ANYBODY who is critical of the federal government for ordering a review of the ABC and SBS, focused on how effectively they use the $1.4 billion they get from the public purse needs to have a good look at themselves.
However, anybody who is not cynical about the motives for the review should have an even bigger look at themselves.
And anybody who is not scared by the weeks and weeks of attacks on the national broadcaster by the extreme forces of the political right in this country must be blithely unaware of the power of the fourth estate.
Those who are unaware of how scary it can be to see that power wielded should read the fascinating work on the Murdoch family empire, Breaking News: Sex, Lies and the Murdoch Succession, by much-respected and major award-winning journalist — and ABC Media Watch program host — Paul Barry.
Now I am not saying the Murdoch press in Australia is anything like its counterpart in Britain; it is hard to envisage anybody could replicate the sort of disgusting evil that led to the closing of the News of the World.
But there are certainly some similarities when it comes to biased political reporting.
Granted, opinions are opinions but the crass public relations exercise papers such as The Daily Telegraph carry out for the Coalition make a mockery of the whole concept of responsible journalism.
Or perhaps the whole scenario has a much darker side.
Are the News Corp Australia papers carrying on the way they do to promote their company’s financial interests?
Are they attempting to get rid of the ABC so the right of politics in this country, especially the extreme right, has an unfettered control of public opinion?
That is especially a worry if the publishing arm of Fairfax Media was to fall into the arms of such forces, leaving the ABC as the only independent media outlet in Australia.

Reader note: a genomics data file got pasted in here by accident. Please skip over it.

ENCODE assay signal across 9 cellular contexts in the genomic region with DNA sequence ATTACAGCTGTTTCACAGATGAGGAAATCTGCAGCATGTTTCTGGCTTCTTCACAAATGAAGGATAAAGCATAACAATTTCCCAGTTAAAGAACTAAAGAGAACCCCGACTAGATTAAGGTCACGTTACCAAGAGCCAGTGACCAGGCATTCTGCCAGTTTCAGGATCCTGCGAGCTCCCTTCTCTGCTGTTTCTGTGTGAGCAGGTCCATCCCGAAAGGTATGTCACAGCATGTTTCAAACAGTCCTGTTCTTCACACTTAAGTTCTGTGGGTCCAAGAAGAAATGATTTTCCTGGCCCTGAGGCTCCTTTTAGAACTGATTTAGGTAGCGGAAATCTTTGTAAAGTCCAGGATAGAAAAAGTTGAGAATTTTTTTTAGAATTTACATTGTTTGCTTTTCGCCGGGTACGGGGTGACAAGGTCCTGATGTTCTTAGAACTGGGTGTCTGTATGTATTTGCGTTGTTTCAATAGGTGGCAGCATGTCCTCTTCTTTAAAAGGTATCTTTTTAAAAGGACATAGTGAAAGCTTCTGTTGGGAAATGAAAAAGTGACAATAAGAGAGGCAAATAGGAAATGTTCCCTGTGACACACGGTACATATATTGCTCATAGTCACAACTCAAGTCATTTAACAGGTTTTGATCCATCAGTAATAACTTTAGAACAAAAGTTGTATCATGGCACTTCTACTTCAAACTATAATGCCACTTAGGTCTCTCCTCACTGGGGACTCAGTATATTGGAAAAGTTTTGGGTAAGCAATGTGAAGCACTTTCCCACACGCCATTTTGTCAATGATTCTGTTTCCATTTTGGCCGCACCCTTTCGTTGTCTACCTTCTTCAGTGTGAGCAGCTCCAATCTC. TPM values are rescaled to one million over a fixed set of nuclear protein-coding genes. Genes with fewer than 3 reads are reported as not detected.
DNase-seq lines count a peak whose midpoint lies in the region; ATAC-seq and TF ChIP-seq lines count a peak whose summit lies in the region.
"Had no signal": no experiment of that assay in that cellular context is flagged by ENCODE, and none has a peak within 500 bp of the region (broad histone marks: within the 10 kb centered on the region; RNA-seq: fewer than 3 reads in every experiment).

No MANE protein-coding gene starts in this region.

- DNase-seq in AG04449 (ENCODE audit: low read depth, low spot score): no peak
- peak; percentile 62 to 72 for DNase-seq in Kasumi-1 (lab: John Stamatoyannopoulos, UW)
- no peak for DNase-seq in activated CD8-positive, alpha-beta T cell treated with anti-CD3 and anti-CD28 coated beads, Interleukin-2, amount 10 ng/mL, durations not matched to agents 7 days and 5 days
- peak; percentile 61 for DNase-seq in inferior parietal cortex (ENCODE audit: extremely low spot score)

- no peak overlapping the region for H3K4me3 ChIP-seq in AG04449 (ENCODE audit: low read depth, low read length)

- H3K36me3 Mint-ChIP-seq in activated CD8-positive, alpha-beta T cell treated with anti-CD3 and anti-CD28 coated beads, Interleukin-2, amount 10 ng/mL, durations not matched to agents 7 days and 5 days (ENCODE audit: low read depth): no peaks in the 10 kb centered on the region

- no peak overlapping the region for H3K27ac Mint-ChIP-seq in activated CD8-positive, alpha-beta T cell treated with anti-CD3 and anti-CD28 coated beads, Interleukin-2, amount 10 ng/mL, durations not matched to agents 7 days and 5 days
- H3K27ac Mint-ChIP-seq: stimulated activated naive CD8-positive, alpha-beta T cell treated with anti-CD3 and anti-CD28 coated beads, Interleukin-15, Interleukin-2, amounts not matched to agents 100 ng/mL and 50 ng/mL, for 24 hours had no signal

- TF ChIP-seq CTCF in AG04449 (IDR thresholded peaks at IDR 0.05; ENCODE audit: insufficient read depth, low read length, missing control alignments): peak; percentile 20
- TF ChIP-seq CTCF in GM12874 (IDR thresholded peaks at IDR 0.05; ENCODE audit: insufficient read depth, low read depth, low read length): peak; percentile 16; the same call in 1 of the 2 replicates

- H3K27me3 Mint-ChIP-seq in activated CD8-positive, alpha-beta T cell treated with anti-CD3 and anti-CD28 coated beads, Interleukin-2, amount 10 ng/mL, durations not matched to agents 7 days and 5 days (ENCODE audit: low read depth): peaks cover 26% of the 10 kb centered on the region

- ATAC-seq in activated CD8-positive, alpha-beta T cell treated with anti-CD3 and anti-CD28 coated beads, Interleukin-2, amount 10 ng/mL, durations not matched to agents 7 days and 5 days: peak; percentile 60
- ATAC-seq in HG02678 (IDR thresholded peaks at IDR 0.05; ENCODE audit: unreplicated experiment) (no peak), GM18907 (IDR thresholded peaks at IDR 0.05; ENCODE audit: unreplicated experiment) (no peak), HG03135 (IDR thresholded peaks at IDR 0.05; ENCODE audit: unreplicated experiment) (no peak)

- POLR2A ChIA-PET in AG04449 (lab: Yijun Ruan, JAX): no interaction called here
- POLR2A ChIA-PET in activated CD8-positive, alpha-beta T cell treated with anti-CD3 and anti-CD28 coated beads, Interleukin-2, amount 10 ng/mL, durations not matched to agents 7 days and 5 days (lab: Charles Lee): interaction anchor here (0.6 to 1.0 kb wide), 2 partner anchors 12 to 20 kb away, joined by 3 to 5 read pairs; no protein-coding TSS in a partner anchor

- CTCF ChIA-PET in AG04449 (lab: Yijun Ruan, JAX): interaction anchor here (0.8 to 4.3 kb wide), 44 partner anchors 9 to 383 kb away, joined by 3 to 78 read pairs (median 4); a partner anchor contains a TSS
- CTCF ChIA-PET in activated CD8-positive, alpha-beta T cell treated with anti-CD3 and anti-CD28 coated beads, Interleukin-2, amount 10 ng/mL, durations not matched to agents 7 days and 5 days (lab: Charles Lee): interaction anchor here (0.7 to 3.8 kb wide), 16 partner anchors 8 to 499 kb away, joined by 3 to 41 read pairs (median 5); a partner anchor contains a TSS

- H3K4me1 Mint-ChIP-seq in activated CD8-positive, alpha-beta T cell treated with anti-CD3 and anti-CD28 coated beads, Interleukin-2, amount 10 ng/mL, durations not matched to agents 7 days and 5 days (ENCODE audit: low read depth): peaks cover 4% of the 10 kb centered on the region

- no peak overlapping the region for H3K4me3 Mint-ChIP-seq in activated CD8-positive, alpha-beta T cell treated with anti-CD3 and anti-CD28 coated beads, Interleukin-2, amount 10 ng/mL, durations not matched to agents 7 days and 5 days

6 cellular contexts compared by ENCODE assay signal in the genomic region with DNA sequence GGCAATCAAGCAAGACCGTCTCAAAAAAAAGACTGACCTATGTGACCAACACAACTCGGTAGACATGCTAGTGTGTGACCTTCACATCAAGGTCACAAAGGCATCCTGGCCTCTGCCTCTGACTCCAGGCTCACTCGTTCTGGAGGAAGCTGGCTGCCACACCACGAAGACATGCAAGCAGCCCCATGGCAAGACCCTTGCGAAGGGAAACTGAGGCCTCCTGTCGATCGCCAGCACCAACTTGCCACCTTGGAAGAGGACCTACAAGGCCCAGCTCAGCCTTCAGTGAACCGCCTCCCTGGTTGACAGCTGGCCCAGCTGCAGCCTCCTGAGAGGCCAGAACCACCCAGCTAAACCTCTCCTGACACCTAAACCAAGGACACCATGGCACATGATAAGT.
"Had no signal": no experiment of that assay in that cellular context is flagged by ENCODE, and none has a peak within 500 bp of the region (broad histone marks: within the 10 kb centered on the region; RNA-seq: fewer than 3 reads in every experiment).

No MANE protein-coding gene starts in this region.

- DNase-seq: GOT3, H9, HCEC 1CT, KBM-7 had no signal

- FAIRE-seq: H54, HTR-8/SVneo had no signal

Or is it just the extreme right venting its spleen at the lawful criticism of how it conducts itself?
As others have noted, the more politics moves to the right in this country, the more left those who are positioned in the centre appear to be, especially if they dare criticise those from the right.
Prime Minister Tony Abbott has criticised the national broadcaster for “not playing for the home team”.
But surely that is not what independent, investigative journalism is all about.
What would have happened if journalists Carl Bernstein and Bob Woodward had decided not to proceed with their Watergate investigations just because they thought to attack president Richard Nixon would have been unpatriotic?
And if journalist Chris Masters, and others, had not been so diligent would the Fitzgerald Inquiry in Queensland had ever got off the ground?
Some journalists in the News Corp Australia press seem to think having a free press means being free to say whatever you want.
Which some might say is satisfactory and they might be right.
But at the same time they deny the ABC the right to have a differing view to their slanted one just because they are paid out of the public purse.
Or they claim ABC journalists should be poorly paid because they are paid from the public purse.
You will note National Party politicians are a bit more reluctant to criticise the ABC because they are aware of the role it plays in regional and rural Australia, through ABC Rural and the outstanding Landline for example.
A senior member of the NSW Liberal government told me some time ago journalism is not a public service but a function of the media and that the media is a business.
Surely reason enough to have a strong, quality media organisation that is independent of the government that funds it and is protected from becoming nothing more than a mouthpiece for it.